Seminar Homepage : Druckversion


http://www.dagstuhl.de/17491

December 3 – 8 , 2017, Dagstuhl Seminar 17491

Computational Metabolomics: Identification, Interpretation, Imaging

Organizers

Theodore Alexandrov (EMBL Heidelberg, DE)
Sebastian Böcker (Universität Jena, DE)
Pieter Dorrestein (UC – San Diego, US)
Emma Schymanski (University of Luxembourg, LU)

For support, please contact

Annette Beyer for administrative matters

Michael Gerke for scientific matters

Dagstuhl Reports

As part of the mandatory documentation, participants are asked to submit their talk abstracts, working group results, etc. for publication in our series Dagstuhl Reports via the Dagstuhl Reports Submission System.

Documents

List of Participants
Shared Documents
Dagstuhl Seminar Wiki

(Use seminar number and access code to log in)

Motivation

Metabolomics is the study of metabolites (the small molecules involved in metabolism) in living cells, cell populations, organisms or communities. Metabolites are key players in almost all biological processes, play various functional roles providing energy, building blocks, signaling, communication, and defense and serve as clinical biomarkers for detecting medical conditions such as cancer. Small molecule drugs (many of which are derived from metabolites) account for 90 % of prescribed therapeutics. Complete understanding of biological systems requires detecting and interpreting the metabolome in time and space.

Mass spectrometry is the predominant analytical technique for detecting and identifying metabolites and other small molecules in high–throughput experiments. Huge technological advances in mass spectrometry and experimental workflows during the last decade enabled novel investigations of biological systems on the metabolite level. Research into computational workflows, the simulation of tandem mass spectra, compound identification and molecular networking have helped disentangle the vast amount of information that mass spectrometry provides. Spatial metabolomics on different spatial scales from single cells to organs and organisms has posed data analysis challenges, in particular due to an unprecedented data volume generated that grows quadratically with the increase of spatial resolution.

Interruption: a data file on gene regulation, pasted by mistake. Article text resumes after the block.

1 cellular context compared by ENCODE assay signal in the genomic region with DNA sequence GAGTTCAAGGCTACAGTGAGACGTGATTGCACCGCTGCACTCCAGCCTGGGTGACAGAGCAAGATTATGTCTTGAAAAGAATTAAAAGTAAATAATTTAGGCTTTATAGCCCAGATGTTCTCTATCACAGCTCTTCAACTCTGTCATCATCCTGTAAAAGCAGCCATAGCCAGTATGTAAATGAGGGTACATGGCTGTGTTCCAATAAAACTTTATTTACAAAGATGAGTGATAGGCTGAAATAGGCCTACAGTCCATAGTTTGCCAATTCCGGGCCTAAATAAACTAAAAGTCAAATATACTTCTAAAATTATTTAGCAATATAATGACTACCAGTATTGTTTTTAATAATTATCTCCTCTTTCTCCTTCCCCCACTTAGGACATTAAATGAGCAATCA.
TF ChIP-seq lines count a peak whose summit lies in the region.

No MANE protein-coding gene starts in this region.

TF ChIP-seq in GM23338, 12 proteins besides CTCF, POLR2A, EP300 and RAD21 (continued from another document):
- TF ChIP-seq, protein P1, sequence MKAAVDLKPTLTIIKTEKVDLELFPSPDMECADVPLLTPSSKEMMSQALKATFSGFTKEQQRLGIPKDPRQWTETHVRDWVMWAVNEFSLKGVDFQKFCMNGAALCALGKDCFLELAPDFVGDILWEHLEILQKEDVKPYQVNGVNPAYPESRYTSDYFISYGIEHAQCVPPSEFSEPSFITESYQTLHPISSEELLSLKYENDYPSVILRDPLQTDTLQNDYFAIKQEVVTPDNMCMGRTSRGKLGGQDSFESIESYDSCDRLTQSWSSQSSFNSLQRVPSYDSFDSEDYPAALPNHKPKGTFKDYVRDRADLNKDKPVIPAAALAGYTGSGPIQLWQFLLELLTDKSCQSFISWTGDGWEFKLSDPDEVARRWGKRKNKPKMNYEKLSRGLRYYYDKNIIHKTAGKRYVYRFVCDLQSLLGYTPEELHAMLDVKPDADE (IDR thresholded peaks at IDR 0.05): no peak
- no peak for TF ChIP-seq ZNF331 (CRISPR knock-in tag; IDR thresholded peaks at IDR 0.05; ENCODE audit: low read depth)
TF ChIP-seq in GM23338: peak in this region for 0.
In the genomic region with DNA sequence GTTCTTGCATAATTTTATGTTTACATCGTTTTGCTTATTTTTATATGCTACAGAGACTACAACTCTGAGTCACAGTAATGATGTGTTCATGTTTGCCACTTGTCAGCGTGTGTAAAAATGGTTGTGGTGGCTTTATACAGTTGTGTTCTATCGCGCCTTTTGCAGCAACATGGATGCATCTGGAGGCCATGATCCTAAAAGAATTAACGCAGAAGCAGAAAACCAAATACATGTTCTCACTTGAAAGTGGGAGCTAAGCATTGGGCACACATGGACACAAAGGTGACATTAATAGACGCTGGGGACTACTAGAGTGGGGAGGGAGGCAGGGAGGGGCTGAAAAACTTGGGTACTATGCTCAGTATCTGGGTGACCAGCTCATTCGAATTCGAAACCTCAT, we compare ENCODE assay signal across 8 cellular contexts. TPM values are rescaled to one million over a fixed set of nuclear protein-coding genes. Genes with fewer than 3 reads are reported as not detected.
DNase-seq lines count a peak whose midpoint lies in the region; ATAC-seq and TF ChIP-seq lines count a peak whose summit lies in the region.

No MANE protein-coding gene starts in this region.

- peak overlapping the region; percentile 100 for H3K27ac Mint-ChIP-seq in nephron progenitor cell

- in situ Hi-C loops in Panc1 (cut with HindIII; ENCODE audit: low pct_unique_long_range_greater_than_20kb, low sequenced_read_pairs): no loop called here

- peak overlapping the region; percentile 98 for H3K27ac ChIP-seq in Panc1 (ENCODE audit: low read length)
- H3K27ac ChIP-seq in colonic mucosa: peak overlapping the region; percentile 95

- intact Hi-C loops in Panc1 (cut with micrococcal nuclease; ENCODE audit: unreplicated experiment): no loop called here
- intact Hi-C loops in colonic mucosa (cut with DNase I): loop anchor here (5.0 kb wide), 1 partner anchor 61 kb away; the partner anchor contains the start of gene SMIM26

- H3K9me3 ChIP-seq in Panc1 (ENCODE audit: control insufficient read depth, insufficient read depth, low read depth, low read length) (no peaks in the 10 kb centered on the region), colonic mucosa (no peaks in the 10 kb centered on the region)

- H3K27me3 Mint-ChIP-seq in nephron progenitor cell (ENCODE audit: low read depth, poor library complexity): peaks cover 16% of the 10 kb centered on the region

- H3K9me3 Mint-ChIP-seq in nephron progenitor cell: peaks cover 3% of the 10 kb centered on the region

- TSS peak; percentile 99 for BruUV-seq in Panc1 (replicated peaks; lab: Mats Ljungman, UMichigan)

Other omics fields have benefited greatly from close cooperations between experimental and computational scientists, which is still in its infancy for metabolomics. Many of the methods established in other omics fields, especially proteomics, are not directly transferable to metabolomics due to the striking chemical variety of metabolites. Here, lessons learned in other fields such as pharmaceutical and environmental sciences, forensics, and toxicology are invaluable to extending the window of metabolomics beyond its current state. This seminar aims to foster communication between the computational and experimental scientists to bring metabolomics in line with the other omics fields.